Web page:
Study Abroad Student Handbook
United States United States
Center for Global Education

Expectations

Living abroad in the United States will be different, and it's crucial for you to start expecting that the United States will be different. Simply anticipating some of the differences ahead of time can help better prepare you for life abroad in the United States. The single most import thing to remember is to be flexible. You will no doubt have to adapt to new things you encounter in the United States.

1. General Information

You should learn to expect the unexpected. Accept the fact that everything in the United States will not be same as it here in the United States. The following are some very general and basic things to which you are probably accustomed in the United States, but that may be very different in the United States:

  • Routines and SchedulesRoutines and Schedules: Your routine will change once you get to the United States. Not only might you be dealing with a time difference upon arrival, but you may also have to adjust to different business hours. You may have a long afternoon break between classes. You may return to class late in the afternoon and have classes until later at night. You may eat lunch and dinner later than you are accustomed to doing. Shops and stores may be closed earlier than you expect, so you will have to work your routine around those business hours. You will also have to adapt your routine to bus and metro schedules and to your roommates' schedules. There are countless ways in which your routine in the United States can be different from your routine in the United States.
  • Facilities: Facilities may be modern or rundown, working or out of order, clean or dirty. Basically, you take what you get and deal with it. You have to be your own judge of when facilities like hospitals, restaurants, beaches, public transportation, apartments, or even phone booths are in safe, working condition. In many cases, especially in poorer areas of the United States, you may have to lower your standards a bit and accept what's available to you. Facilities do not have to be new to be useful or safe.
  • Modern Conveniences: In American supermarkets, you probably will not be able to find certain favorite food items you always eat in the United States. Just because you can't find something you're looking for in the United States, doesn't mean the United States lacks anything. If you like American food in the United States, it doesn't mean it will taste the same in the United States. You should not expect to find the same foods in restaurants or supermarkets, the same fast food chains or name brand items, the same style or sizes of clothing and shoes, etc. Other modern conveniences like ATM machines, hair dryers, cell–phone reception, Internet hook–ups and microwaves may not be available. In short, if you can't have or find everything you want; you will have to compromise.
  • Bathrooms and ToiletsBathrooms and Toilets: You may very likely find things are different even in American bathrooms. The idea of a western toilet with a porcelain bowl and a seat is not universal. Bathroom facilities abroad can literally be holes in the floor, outhouses, or non–existent. Bidets are common, especially in Europe. Toilet paper is often not available, or not commonly used. You may always want to carry a pocket pack of tissues with you just in case. Sinks and running water for you to wash your face and hands or brush your teeth may or may not be an option. If sink water is an option, be sure to ask if you can drink it or brush your teeth with it. Showers may also be different in the United States, as some cultures prefer to bathe in a tub or other water source instead. Hand–held water sprayers may replace U.S. style fixed showerheads.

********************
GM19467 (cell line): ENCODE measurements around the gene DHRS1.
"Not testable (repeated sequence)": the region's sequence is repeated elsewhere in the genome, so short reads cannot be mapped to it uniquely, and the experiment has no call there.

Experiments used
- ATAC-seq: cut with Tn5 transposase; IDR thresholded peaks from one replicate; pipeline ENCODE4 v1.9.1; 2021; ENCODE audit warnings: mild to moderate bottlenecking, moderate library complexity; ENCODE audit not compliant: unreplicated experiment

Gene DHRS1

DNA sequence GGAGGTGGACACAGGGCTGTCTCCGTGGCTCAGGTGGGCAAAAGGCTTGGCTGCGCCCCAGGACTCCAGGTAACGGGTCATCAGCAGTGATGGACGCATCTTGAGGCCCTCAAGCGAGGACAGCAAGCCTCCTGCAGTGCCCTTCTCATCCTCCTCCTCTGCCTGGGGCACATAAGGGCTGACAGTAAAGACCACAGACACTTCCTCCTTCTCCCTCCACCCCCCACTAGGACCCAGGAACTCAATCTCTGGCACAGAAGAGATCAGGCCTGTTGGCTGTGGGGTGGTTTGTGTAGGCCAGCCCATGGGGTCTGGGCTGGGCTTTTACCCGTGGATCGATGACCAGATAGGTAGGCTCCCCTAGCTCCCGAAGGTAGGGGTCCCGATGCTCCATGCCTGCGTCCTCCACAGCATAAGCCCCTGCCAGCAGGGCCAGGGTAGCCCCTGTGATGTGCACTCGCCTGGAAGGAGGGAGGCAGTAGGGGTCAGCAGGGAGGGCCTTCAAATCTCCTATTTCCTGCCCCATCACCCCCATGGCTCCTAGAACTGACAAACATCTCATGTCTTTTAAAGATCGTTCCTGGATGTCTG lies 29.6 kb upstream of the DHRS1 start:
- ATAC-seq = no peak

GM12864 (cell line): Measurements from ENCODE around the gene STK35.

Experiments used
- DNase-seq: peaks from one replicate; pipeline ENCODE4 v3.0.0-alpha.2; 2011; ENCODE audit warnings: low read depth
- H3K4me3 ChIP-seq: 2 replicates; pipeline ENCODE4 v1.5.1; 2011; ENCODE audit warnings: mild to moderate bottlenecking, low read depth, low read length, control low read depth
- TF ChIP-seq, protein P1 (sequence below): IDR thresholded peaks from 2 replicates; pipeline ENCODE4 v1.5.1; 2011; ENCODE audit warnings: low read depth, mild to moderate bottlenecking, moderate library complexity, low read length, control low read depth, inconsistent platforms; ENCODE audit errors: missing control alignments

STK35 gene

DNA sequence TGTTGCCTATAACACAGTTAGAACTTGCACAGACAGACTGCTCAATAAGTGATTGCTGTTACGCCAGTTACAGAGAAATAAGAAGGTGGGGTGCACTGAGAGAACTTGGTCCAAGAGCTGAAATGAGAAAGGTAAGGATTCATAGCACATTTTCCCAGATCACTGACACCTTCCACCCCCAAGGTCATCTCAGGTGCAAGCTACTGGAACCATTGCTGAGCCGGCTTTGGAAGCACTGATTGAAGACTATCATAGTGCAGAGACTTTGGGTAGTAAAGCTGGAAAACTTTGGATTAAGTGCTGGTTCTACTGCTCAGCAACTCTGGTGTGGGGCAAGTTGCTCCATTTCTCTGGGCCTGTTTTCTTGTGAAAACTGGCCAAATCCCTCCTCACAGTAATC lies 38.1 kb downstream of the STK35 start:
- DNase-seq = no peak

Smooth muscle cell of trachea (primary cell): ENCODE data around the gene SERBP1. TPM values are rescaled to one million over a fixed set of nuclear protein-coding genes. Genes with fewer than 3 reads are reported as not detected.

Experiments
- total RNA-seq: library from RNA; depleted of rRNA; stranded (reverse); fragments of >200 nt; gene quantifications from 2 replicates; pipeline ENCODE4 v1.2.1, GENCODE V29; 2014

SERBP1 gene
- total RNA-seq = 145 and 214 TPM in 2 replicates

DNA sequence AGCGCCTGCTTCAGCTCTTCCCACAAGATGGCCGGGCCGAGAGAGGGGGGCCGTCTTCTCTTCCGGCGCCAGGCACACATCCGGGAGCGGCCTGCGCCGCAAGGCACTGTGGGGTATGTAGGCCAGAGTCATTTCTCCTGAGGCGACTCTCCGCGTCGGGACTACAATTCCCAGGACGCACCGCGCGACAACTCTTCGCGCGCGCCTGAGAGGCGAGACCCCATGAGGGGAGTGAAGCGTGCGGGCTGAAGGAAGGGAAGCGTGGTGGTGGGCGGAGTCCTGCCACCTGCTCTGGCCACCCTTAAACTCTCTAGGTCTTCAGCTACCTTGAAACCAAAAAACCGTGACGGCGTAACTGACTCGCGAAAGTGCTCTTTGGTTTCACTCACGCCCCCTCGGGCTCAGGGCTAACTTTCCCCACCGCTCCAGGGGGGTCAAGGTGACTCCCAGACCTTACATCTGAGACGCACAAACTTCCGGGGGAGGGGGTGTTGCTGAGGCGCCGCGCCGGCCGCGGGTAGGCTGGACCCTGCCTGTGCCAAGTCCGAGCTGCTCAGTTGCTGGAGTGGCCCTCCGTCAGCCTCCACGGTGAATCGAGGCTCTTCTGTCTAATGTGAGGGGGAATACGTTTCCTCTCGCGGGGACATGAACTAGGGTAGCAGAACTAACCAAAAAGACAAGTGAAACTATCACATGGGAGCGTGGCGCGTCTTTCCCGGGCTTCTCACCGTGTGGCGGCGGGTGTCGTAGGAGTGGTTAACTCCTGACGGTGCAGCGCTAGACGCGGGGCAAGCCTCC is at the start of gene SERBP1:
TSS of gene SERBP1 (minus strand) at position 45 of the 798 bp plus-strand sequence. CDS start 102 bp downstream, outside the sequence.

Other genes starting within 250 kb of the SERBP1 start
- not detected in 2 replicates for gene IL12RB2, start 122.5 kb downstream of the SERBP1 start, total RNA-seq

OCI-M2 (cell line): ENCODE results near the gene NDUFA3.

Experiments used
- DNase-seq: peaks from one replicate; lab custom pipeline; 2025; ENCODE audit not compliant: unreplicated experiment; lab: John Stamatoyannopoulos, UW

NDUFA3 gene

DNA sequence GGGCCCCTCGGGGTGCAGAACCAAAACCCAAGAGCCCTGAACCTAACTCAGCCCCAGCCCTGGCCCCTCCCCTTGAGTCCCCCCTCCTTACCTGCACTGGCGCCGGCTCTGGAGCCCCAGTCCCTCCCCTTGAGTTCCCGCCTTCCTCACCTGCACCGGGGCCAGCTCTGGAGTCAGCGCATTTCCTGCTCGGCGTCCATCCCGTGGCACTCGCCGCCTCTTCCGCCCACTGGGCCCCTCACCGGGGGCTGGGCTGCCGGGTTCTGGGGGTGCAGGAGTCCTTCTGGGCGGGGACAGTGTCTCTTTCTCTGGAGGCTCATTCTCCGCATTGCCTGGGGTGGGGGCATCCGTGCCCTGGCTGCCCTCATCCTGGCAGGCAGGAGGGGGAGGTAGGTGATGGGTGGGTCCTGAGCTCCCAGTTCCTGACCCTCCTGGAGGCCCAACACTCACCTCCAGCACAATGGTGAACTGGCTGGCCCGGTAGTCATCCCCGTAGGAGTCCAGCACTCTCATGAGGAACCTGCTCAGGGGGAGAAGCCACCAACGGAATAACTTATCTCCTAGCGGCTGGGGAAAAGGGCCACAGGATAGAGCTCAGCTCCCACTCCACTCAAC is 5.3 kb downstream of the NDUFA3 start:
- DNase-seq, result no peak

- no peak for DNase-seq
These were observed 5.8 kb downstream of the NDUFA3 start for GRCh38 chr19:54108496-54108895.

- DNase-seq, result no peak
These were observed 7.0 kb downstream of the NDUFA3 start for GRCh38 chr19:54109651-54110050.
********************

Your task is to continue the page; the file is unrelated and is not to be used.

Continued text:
• Co–ed LivingCo–ed Living: If you are not comfortable with living with the opposite sex, make sure to make your wishes known before you are assigned housing, or before you place an ad for a roommate. Otherwise, you may be assigned to live in a co–ed dorm, or find that your roommates are of the opposite sex.
If you are looking for special type of food (international) most likely it will not be in your regular supermarket. However, there are specialized food markets for international foods. It can be called "Asian" or "Middle Eastern" food mart for example, but it does not mean it won't have your type of food if you are from Europe. Most times owners of stores like that will order special food you may want to purchase. Ask your Office for International Students for locations of these types of stores.

2. Relevant Questions

  • What is the general quality of facilities like hospitals, restaurants, public transportation, payphones, etc. in the United States?
  • What modern conveniences does in the United States offer (i.e. internet connection, supermarket chains, name brand stores, microwaves, cell phone service, air conditioned classrooms, etc.)?
  • What kind of restroom facilities and toilets are standard in the United States?
  • How will you have to adapt your routine and schedule to life in the United States?

3. Checklist

  • I know I will have to adapt my routine and schedule to life in the U.S.
  • I have researched what the general quality of facilities like hospitals, restaurants, public transportation, payphones, etc. is like in the U.S.
  • I know what modern conveniences the U.S. offers (i.e. internet hookups, supermarket chains, name brand stores, microwaves, cell phone service, heated classrooms, etc.).
  • I know whether or not I will be living in a co-ed dorm or apartment in the U.S., and if my university permits co-ed living.

4. Resources

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